Debra Solomon: Shaping communities with Food
In 2004, Debra Solomon (artist/designer) began publishing her independent research on food, food culture, and the culture that grows our food on culiblog.org. Culiblog is an internationally recognized resource about food systems, sustainability, urban agriculture, food-related art/design, architecture, and urban planning.
An ongoing project, Lucky Mi Fortune Cooking is a free kitchen and culinary embassy in Rotterdam using surplus food, expertise and facilities flows from the Afrikaandermarkt neighbourhod. The free kitchen produces new food products from local flows through collective entrepreneurship, street food design and resulting in actual dim sumptuous foods and snacks.
In 2007 Solomon co-curated the Edible City (NAi-Maastricht) on food and the built environment and was food domain expert of DOTT07, a design biennial in Newcastle (UK) and was part of the design team of the award winning Urban Farming Project in Middlesbrough.
Currently Solomon is working with architects teams and local people on projects that are radical visions for community involvement with food systems and urban agriculture. With STROOM Den Haag and many local organisations Solomon is developing a 'real' edible city for the Schilderswijk in Den Haag. Aside from edible landscaping, the co-designs include open-to-the-public communal kitchen facilities and infrastructure aimed at bolstering social cohesion through local food-related micro-economies. Read more on her weblog, www.culiblog.org.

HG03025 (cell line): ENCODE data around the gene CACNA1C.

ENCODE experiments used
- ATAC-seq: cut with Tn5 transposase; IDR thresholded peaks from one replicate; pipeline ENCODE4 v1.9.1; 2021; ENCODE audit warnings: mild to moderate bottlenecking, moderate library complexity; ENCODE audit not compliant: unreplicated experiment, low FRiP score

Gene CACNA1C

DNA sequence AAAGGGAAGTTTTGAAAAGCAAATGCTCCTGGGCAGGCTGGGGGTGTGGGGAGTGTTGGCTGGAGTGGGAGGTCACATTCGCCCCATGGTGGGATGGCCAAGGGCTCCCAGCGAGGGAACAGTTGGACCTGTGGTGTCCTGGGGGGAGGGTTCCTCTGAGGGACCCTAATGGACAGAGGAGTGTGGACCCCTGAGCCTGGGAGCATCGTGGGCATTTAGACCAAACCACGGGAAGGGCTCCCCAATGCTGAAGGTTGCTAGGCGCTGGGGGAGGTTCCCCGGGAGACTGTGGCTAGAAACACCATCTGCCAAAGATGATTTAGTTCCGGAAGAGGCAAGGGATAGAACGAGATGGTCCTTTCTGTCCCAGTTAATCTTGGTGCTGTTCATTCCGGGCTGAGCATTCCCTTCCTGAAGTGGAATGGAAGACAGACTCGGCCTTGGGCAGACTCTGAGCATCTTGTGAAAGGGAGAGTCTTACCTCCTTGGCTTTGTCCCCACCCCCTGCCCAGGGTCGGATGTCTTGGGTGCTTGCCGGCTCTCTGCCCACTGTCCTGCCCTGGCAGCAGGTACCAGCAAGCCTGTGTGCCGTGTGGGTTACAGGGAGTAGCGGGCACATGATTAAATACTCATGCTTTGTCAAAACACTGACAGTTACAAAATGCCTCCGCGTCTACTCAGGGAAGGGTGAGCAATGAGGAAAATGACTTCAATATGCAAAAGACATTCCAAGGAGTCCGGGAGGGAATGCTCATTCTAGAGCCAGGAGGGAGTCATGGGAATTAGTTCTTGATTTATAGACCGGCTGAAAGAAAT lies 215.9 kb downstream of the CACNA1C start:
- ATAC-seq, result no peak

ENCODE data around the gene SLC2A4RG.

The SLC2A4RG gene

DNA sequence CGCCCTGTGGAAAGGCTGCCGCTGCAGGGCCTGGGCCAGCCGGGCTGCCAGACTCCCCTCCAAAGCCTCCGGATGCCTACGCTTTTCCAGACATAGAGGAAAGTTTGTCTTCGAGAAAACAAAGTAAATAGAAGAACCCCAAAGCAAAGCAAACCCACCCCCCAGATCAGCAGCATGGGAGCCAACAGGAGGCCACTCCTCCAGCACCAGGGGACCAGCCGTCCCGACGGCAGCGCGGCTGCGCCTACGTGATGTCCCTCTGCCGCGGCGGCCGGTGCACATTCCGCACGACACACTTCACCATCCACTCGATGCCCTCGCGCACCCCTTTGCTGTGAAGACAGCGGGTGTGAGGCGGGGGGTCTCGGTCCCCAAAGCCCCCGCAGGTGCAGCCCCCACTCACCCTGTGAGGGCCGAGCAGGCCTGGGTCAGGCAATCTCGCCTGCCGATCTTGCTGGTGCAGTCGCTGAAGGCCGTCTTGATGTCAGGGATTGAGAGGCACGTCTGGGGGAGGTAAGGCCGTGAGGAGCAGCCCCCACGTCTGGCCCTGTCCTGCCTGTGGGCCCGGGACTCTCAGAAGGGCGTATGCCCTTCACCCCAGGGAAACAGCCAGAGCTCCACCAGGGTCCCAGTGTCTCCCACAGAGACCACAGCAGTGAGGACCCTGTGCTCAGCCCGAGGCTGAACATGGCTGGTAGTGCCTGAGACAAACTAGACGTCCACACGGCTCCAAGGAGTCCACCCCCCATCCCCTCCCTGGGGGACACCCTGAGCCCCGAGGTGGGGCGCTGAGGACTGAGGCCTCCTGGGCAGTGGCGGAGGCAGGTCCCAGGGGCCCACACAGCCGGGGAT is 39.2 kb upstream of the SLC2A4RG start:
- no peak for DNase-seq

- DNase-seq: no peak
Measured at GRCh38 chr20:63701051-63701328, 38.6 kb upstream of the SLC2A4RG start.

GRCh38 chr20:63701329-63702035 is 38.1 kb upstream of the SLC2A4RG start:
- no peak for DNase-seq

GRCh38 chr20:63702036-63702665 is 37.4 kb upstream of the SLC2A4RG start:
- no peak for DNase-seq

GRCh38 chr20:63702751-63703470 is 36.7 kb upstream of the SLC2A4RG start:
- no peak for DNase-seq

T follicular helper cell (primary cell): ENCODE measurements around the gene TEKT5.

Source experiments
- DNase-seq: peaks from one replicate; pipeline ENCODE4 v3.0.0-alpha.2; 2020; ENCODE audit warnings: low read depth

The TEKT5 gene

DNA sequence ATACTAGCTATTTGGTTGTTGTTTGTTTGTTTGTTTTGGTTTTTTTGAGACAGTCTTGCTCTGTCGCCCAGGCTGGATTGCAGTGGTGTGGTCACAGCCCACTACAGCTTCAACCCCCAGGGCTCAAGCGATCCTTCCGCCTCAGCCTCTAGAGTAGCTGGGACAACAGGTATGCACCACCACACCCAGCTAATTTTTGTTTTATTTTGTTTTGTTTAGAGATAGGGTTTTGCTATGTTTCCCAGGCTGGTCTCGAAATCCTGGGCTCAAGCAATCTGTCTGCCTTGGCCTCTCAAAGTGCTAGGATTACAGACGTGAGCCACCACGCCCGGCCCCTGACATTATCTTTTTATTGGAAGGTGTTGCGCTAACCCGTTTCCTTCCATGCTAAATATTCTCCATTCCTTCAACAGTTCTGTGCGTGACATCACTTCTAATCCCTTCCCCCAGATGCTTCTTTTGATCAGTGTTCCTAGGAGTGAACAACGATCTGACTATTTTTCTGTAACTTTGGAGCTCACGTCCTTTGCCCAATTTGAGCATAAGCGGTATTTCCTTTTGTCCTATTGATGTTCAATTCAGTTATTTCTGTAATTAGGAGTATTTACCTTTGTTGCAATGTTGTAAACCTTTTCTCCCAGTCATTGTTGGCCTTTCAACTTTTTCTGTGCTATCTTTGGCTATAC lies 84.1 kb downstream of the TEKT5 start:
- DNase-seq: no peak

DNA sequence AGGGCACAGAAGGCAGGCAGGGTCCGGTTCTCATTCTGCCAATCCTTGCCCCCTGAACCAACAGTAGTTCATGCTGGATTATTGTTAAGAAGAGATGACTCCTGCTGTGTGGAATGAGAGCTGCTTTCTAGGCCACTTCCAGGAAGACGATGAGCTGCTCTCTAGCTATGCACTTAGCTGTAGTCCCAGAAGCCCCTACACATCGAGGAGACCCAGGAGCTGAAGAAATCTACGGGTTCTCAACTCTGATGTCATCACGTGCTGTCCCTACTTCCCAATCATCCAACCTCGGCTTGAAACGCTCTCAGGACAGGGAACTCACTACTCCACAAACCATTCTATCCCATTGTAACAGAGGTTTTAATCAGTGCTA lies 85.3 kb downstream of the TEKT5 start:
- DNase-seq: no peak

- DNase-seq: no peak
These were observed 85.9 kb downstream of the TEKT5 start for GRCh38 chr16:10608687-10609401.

Recently rediscovered as a strategic tool for sustainability, urban agriculture (UA) is touted as an emerging trend in Western cities, lured back from hiatus after a brief appearance in the Victory Garden followed by decades behind dark glasses. Currently UA features prominently in artsy social cohesion projects and designer-rich urban regeneration schemes. But a truly visionary form of UA, one that takes into account both urban and regional planning, one that is deeply informed by local cultural heritage, and one that accesses the existing social networks of local communities and their food system infrastructure has not yet been realised. Once the location of local farms supplying the city with food, Amsterdam West has been the location of intensive urban development. UA’s biggest challenge in Northern European cities like Amsterdam and it's western suburbs with their agriculture tradition, will be its integration into civic planning and infrastructure such that city dwellers can access its benefits. UA’s second biggest challenge will be to grow, harvest and sow it’s own cultural heritage and to forge a sumptuously visual identity resplendent with vital programming and content relevant to existing (and future) Amsterdam communities.